One of the easiest ways to cause others to take action is to provide graphical displays of what you want them to know or what you want them to focus on with their own behavior.
I coach organizations to create dashboards for their board meetings and committee meetings rather than providing reams of paper reports that most board members don’t read.
I’ve watched organizations that monitor activity and provide easy to understand visual displays of the activity get more accomplished, raise more money, and they find everyone is clear about what is expected of them. Authentic conversations can unfold at board and committee meetings using the displays. These are peer to peer discussions about what is working and where more attention is needed. These are not staff to board discussions.
Staff may collect the data and prepare the dashboards, but then the responsibility is on the board members and key volunteer leadership to use the data and dashboards to cause deeper engagement and reward behavior that is exactly what the organization has agreed to focus on.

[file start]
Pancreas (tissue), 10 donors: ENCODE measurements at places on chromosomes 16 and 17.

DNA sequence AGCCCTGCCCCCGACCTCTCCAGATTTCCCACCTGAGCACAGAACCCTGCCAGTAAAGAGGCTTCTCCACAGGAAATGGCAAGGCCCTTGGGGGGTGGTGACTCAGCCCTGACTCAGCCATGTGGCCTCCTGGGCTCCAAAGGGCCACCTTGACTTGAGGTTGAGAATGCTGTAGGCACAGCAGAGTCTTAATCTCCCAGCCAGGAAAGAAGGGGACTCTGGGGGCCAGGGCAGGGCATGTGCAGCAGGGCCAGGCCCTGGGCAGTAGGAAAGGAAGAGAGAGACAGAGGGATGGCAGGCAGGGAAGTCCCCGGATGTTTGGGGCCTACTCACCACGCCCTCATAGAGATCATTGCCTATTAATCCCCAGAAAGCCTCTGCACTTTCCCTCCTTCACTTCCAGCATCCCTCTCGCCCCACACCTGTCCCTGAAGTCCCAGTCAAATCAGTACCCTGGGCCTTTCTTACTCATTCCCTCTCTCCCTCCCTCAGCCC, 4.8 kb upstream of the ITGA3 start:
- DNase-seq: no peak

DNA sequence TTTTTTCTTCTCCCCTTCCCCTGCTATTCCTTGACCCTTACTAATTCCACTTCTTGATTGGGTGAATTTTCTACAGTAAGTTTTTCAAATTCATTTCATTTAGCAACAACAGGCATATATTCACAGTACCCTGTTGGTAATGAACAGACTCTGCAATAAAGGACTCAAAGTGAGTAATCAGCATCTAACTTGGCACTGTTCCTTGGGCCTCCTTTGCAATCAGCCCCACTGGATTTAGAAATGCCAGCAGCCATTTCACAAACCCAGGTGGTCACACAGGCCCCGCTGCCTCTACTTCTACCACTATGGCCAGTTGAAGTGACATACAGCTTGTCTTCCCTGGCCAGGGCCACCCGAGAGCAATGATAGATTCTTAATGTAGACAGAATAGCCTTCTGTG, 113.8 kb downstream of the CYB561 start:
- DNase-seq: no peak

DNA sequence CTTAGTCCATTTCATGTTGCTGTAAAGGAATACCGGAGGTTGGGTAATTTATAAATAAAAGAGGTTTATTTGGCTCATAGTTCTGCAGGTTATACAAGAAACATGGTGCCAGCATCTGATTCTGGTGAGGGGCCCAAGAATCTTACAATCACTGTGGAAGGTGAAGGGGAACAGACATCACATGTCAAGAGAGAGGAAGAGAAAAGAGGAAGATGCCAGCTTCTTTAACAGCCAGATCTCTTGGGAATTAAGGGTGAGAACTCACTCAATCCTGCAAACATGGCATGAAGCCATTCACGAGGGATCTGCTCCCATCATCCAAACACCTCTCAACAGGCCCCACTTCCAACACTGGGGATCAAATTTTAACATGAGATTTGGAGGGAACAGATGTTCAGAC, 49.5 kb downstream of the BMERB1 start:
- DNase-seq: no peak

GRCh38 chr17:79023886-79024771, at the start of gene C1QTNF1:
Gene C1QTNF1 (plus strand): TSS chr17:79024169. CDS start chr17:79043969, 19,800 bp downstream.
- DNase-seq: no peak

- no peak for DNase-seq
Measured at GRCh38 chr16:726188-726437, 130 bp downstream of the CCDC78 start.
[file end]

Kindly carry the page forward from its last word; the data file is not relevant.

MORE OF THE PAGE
Just as the impact of programs is key to monitor, so it the impact individual board members are making.
What do you include on a dashboard? The list is endless but here are a few of my recommendations and one real-life example:
- # of donor thank you calls made in the past month by board each member
- # of gifts received
- # of donors retained vs. # of donors acquired both monthly and annually, comparing this to previous years
- Dollars in from individuals giving $100 or more
- # of donors who give at $100 or more
- Attendance at special events by board member
- # of individual donor asks
- # of donor cultivation contacts. i.e. Coffees, thank you meetings or calls, personal notes, conversations with supporters at events, etc.